Your Friend, The Map
As Published in The Northwest Horse Source Jan, 2017
From brush to saddle to trailer, equine enthusiasts use a lot of different tools to help us make our way happily down the trail. One very important element in your equine travel toolbox is a map of where you’re visiting. Let’s take a moment to consider the often-overlooked map.
Explorers in the early 16th century first created the Latin phrase “mappa mundi”. From mappa (napkin or sheet) and mundi (of the world) we have or “sheet of the world”. What a glorious definition; “sheet of the world”. It perfectly describes this simple piece of paper that holds a representation of the world within its bounds.
To put it in a different perspective a map is a teleportation device. With a good map you can visit an area without ever pulling into the trailhead. By examining a map, you will be able to plan a ride in detail well before you load the trailer. Let’s go for a ride in our mind.
The trail begins at the end of a gravel road on the south side of a camping area located in the middle of a broad flat valley with a stream running along the edge. For the first ½ mile we’ll ride along with the stream on our right. Riding this section during the afternoon will provide the best lighting for photos of the towering cliffs that line the left side of the valley. In a mile and a half we’ll leave the streamside, better top off our water here if the ponies are thirsty, and head uphill. Soon we’ll drop into a slot canyon as we work our way downhill towards a gem in the desert, a waterfall.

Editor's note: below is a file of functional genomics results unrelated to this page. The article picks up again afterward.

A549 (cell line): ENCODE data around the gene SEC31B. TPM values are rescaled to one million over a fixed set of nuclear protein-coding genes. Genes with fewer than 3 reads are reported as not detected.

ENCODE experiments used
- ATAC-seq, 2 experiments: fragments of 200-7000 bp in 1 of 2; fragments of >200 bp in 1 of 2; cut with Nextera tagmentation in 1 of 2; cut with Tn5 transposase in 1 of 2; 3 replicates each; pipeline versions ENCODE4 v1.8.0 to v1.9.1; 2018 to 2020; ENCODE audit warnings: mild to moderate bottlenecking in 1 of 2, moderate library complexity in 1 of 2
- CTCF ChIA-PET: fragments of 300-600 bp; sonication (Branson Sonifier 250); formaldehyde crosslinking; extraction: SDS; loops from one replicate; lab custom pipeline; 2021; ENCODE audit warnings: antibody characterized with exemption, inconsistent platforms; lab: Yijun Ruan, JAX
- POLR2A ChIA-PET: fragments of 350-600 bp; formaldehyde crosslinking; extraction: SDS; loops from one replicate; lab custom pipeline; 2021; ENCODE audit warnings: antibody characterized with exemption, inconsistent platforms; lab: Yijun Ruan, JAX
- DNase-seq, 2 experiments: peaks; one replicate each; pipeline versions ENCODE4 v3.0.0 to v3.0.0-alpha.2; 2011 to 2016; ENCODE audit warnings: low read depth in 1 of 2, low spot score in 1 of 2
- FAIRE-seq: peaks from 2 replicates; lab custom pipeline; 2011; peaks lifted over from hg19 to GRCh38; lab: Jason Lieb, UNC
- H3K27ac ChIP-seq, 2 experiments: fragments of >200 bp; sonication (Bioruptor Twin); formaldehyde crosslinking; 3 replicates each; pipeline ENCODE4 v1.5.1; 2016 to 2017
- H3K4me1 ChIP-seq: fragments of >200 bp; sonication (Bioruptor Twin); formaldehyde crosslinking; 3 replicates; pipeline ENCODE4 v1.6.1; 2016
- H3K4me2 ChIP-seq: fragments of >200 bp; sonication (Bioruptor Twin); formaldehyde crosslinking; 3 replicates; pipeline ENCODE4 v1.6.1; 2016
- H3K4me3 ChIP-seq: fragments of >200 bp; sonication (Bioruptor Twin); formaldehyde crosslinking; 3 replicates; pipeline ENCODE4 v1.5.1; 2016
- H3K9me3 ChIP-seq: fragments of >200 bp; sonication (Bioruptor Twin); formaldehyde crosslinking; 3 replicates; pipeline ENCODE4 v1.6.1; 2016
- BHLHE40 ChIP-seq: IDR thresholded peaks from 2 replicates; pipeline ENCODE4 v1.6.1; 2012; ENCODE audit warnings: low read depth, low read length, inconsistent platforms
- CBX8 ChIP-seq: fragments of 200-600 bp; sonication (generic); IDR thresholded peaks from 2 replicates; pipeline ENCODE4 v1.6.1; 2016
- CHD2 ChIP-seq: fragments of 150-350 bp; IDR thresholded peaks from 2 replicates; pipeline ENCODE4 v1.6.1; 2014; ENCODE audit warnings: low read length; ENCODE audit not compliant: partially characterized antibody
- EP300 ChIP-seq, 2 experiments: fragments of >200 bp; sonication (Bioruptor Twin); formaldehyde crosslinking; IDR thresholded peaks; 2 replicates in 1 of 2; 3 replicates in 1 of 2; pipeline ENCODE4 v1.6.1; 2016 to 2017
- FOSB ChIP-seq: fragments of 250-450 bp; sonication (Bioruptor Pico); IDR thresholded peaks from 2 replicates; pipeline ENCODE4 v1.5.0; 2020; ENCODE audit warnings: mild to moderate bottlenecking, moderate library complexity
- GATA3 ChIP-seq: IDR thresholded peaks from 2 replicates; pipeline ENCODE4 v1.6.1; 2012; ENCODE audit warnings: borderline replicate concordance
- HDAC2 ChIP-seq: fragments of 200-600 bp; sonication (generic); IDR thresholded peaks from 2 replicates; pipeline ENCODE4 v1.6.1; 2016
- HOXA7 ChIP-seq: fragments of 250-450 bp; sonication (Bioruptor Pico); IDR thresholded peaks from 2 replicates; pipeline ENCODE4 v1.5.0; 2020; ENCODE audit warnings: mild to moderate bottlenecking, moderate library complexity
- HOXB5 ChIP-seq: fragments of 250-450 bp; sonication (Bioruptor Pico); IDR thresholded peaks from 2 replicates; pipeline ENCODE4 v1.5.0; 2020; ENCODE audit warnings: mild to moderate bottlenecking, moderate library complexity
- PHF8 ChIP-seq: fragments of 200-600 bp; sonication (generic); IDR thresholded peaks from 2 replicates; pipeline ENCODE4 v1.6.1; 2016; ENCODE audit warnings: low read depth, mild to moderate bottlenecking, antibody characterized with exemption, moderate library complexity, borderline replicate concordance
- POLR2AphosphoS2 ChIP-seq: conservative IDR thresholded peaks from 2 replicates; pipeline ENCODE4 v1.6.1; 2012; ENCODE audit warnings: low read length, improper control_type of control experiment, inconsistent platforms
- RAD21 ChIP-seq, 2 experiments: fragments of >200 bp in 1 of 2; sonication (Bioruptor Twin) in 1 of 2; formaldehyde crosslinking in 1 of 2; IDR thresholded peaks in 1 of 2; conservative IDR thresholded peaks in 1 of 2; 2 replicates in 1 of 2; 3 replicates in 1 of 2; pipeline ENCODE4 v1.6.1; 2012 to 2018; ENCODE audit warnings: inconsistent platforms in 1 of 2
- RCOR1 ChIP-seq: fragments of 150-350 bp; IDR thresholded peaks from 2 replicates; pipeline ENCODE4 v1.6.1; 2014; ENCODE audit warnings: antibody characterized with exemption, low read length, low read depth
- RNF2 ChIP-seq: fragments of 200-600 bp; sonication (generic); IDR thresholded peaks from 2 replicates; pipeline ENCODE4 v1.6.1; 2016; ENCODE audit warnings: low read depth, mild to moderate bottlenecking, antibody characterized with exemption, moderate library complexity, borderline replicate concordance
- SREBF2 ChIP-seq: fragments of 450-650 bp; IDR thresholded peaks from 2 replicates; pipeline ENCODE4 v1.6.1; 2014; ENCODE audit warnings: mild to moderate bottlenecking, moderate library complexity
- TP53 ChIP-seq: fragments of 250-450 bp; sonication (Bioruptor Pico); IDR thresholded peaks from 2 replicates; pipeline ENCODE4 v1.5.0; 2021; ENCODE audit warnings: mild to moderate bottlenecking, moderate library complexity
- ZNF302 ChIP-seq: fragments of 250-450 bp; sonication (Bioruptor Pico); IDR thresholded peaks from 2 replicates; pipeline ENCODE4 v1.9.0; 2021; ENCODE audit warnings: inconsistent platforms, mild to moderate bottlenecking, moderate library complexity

The source of these details is of course that “sheet of the world”, a map. A map gives us a bird’s eye view of the region on flat piece of paper filled with symbols to help guide the way. It’s up to us to learn to interpret these symbols into a story of our own.
A map can and should be the basis for planning every trip. The information that a map contains can help you choose the perfect campsite, find water sources, determine the difficulty of your route, and even help you estimate how long you’ll be on the trail. A map gives us such a good picture of an area’s terrain that it’s hard to understand why riders would ever depart the trailhead without one. Unfortunately, riders often do so, especially when they think they’ll stay on trail.
A rider’s best friend is the topographic map. Through the use of contour lines you will gain a detailed picture of the shape of the land you’ll be exploring. The hills, depressions, flat areas, cliffs, and other features you’ll need to know about. The various colors and symbols on the map will help you find water, campsites, and many other valuable bits of information that will help you on your ride.
Besides helping you find your way a topographic map can be fun to use. If you need more motives to bring a map along on your next ride here are 5 reasons to have and to use a map.
- A few minutes spent inspecting your topographic map before your ride can give you a tremendous amount of information about your upcoming trip.
- A map will preview your trip by showing you not only where the trail goes but also some of the treasures and obstacles you’ll find along the way. Areas with wonderful ridge-top views, challenging water crossing, and more.
- Elevation data will show you where you might encounter lingering spring snow in early summer, or where a fall ride might include a dusting of the white stuff.
- The patterns of the contour lines will tell you how steep a trail segment will be and how hard your ponies will be working to make the climb.
- A map will show you likely water sources along your route where you’ll have a chance to quench your horse’s thirst.
Studying your map will give you a view of the area much larger than what you’ll see from the back of your horse. A map can show you places to visit that you wouldn’t otherwise know about. As always for more information on trail riding as well as the largest equine trail and camp guide in the world www.trailmeister.com.